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Why women are more likely to live longer than men?

Lilliana Kobayashi (2022-04-21)


2 years agoEverywhere in the world women live longer than men - but this was not always the case. The available data from rich countries shows that women didn't live longer than men in the 19th century. What's the reason why women live longer than men? Why is this difference growing in the past? We have only a small amount of evidence and the evidence is not sufficient to support an absolute conclusion. We recognize that biological, behavioral and environmental factors all play a role in the fact that women have longer life spans than men, but we don't know exactly how significant the impact of each factor is.

We know that women live longer than men, regardless of their weight. But it is not because of certain biological factors have changed. These are the factors that are changing. Some are well known and relatively straightforward, like the fact that men smoke more often. Others are more complex. For example, there is evidence that in rich countries the female advantage increased in part because infectious diseases used to affect women disproportionately a century ago, so advances in medicine that reduced the long-term health burden from infectious diseases, especially for ابر التخسيس (glorynote.com) survivors, ended up raising women's longevity disproportionately.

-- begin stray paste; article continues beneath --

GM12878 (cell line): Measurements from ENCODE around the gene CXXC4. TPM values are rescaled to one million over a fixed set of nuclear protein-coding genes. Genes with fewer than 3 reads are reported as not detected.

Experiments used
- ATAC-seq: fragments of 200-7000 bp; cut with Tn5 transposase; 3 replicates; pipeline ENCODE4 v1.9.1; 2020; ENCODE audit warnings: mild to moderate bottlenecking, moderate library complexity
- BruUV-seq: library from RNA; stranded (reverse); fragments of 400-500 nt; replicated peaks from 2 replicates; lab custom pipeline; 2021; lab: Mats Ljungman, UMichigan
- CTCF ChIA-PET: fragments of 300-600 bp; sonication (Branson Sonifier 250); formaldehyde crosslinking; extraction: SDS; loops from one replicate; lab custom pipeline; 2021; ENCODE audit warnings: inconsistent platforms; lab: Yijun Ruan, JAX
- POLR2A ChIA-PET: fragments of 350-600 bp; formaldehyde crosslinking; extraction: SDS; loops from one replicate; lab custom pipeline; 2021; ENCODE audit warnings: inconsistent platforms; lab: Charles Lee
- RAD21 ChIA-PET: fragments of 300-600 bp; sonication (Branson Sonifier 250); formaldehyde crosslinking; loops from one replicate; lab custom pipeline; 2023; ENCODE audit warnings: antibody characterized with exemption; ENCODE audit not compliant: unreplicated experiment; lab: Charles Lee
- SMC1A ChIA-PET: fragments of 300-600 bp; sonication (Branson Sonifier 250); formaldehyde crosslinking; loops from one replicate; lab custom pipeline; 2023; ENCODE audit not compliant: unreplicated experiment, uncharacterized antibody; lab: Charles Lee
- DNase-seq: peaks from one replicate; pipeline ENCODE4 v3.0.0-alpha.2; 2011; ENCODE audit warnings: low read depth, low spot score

Everywhere in the world women tend to live longer than men
The first chart below shows life expectancy at birth for men and women. We can see that every country is above the line of parity diagonally. This implies that a baby girl in all countries can expect to live longer than her older brother.

The chart below shows that although there is a women's advantage throughout the world, the differences between countries could be significant. In Russia women live 10 years longer than males; while in Bhutan the difference is just half one year.

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In rich countries the female advantage in longevity was not as great.
Let's take a look at how the female longevity advantage has changed in the course of time. The chart below shows gender-based and female-specific life expectancy at the time of birth in the US during the period 1790 to 2014. Two areas stand out.

First, there is an upward trend. as well as women in the US are living much, much longer today than a century ago. This is in line with historical increases in life expectancy everywhere in the world.

The second is that there is a widening gap: The female advantage in life expectancy used to be very modest however it increased dramatically over the last century.

When you click on the option "Change country' on the chart, you will be able to check that these two points also apply to other countries that have available data: Sweden, France and the UK.